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Did you know DNA changes cause hemochromatosis?

1 in 9 people of European ancestry carry one of the hemochromatosis genetic mutations

Long ago, Irish Celts worried about “fairies” replacing their children with changelings or fairy children who suffered from unexplained diseases. “Having too much iron in the blood” was the most common of these diseases, and it was apparently diagnosed when a child cringed away from an iron bar. This might be folklore, but the disease is real. Hereditary hemochromatosis is a disease that affects individuals of Northern European or Viking-descent. 

Hemochromatosis occurs when the body absorbs and stores too much iron. It is one of the most common genetic disorders in the US, yet many of us have never heard of it. Chronic fatigue, joint pain and heart problems are among the initial symptoms of hemochromatosis. Unfortunately these symptoms resemble many other conditions, contributing to the poor diagnostic rate for hemochromatosis. Arthritis, diabetes, heart disease and liver failure can all be advanced symptoms of hemochromatosis, yet even these devastating symptoms can be misdiagnosed and the underlying cause (excess iron) is missed.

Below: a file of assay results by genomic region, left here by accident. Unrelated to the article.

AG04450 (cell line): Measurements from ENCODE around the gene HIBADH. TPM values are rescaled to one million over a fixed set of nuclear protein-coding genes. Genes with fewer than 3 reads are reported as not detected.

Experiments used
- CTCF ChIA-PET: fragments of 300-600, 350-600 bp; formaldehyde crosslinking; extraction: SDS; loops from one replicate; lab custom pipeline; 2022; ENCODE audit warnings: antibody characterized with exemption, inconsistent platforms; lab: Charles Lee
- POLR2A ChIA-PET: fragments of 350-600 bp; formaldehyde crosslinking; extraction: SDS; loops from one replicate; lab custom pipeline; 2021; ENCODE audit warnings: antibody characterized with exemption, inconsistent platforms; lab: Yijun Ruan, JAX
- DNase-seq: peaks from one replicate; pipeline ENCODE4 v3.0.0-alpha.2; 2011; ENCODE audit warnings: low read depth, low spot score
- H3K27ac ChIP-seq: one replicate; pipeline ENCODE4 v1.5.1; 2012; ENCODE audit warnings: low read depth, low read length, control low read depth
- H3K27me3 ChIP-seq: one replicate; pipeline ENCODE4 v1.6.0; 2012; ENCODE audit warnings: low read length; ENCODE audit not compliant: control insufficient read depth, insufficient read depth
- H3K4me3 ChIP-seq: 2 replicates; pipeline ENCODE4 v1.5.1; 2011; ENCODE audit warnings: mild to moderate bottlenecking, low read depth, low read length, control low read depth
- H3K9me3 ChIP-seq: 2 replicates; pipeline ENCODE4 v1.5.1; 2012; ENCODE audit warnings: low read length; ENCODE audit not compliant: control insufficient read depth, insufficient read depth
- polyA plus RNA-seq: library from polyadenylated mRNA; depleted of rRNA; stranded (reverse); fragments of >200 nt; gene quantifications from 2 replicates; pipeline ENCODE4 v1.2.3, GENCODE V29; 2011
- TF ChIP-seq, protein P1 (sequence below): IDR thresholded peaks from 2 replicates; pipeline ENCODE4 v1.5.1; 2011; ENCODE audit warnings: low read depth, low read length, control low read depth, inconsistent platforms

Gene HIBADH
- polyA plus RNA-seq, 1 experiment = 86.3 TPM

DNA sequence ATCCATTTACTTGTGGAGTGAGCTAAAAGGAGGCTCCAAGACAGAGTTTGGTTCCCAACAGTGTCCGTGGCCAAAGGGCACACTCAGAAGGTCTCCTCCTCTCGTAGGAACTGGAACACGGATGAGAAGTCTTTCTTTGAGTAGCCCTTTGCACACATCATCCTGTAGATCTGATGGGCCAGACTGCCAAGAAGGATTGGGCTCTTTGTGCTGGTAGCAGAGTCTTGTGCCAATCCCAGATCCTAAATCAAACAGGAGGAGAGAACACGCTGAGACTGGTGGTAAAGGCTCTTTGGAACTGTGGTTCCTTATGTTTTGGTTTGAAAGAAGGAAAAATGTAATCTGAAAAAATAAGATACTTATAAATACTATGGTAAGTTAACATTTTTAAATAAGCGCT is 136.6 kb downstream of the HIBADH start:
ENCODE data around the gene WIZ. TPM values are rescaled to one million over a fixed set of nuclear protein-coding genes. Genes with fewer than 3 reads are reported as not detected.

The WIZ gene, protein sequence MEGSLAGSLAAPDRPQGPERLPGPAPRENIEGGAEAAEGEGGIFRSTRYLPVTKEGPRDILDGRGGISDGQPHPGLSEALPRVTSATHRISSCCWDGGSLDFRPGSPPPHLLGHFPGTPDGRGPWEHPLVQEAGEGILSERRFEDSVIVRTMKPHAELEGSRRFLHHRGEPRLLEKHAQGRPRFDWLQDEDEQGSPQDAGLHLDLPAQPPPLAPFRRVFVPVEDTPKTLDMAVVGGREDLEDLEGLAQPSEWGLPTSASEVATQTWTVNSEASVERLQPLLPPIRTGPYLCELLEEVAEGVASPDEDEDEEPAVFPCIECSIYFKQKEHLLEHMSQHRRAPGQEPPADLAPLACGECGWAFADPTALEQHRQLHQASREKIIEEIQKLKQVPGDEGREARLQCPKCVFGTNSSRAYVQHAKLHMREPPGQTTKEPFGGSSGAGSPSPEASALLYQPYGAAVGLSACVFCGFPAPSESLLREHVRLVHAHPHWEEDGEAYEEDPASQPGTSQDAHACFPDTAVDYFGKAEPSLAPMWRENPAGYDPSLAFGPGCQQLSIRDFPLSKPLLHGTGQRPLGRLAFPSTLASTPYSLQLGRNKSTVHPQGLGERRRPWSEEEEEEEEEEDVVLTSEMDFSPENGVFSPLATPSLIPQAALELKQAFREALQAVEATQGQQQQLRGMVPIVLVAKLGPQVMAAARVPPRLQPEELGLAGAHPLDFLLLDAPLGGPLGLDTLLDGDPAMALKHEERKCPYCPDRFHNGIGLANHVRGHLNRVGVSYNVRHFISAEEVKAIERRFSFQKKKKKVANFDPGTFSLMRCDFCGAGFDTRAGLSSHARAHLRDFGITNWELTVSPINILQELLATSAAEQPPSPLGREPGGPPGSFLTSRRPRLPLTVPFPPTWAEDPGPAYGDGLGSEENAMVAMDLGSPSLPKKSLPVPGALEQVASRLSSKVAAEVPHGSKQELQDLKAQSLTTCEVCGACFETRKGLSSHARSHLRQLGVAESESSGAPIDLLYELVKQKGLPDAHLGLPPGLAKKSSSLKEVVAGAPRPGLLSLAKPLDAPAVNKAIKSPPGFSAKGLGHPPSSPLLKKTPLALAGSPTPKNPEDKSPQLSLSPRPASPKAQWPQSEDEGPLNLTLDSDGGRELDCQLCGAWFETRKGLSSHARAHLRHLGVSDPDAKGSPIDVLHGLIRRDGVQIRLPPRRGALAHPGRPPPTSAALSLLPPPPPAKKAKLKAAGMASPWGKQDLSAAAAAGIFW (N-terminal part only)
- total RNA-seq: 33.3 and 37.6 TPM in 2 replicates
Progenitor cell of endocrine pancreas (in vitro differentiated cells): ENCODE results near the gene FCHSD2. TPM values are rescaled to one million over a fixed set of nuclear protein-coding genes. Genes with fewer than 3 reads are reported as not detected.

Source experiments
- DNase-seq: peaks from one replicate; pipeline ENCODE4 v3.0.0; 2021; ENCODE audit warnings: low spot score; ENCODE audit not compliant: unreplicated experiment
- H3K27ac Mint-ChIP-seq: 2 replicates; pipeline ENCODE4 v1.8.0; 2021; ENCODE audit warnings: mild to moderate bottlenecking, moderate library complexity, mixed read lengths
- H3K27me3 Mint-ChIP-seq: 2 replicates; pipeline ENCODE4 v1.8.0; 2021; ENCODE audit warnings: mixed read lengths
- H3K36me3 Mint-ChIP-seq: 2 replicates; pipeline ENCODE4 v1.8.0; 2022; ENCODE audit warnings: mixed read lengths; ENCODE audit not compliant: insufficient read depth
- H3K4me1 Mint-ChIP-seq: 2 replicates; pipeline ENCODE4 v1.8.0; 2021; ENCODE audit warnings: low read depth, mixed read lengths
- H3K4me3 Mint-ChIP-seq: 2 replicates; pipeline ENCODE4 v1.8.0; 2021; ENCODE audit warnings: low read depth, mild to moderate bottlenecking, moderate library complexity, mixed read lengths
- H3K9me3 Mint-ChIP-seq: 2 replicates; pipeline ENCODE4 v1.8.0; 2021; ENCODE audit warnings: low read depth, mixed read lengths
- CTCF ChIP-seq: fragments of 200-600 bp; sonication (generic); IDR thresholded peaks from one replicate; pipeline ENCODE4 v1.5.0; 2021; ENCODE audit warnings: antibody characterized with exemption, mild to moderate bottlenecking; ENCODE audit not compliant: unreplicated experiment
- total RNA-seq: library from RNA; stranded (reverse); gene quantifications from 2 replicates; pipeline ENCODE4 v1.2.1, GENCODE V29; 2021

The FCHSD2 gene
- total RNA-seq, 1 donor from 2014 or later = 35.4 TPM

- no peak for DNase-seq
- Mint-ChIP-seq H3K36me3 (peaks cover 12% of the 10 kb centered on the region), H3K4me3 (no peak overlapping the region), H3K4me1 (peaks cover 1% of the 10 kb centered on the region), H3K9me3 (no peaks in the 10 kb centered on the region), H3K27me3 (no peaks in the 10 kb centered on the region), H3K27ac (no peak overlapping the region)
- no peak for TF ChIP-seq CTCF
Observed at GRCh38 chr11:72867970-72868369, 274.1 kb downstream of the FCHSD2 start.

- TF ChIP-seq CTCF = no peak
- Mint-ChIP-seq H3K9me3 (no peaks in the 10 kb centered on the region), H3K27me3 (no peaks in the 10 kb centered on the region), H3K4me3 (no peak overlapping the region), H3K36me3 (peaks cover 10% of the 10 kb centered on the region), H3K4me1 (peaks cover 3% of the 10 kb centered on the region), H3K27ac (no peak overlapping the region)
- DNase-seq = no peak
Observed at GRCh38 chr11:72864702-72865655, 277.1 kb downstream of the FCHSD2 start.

Defective versions of a single gene, HFE, are the leading cause of hereditary hemochromatosis. The HFE protein controls how much iron gets absorbed from food. Individuals with defective HFE absorb and store three times more iron than normal. Humans are unable to dispose of any extra iron, and it accumulates in organs, causing the organs to be damaged or literally “rust” over time.

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One of the genetic changes that causes hemochromatosis likely occurred in a common ancestor or a ‘founder’ shared by Northern Europeans of Viking descent. This genetic change was then passed onto the descendants of this affected individual. This “founder affect” explains why 80-90% of people with hemochromatosis carry the exact same HFE genetic mutation. Hemochromatosis risk can be easily diagnosed based on genetic changes. This is good news to the 33 million Americans, who are either silent carriers, or have two defective HFE genes and are at a high risk of developing hemochromatosis.

The unexpected death of Malcolm Casadaban in 2009 brought much-needed awareness to hemochromatosis. Casadaban was a researcher working with a variant strain of the “Black Plague” bacteria that was thought to be harmless, since it needed iron to survive. Unknown to him, Casadaban had hemochromatosis and his high iron levels made him vulnerable to even this weakened form of Yersinia pestis bacteria.

Hemochromatosis is a silent killer, because it is regularly undiagnosed or diagnosed after the extensive organ damage has already occurred. If diagnosed early, hemochromatosis can be easily treated and managed through phlebotomy (removing blood at regular intervals) and dietary changes. However, if left undiagnosed or diagnosed too late, hemochromatosis truly becomes “the Celtic curse”. 

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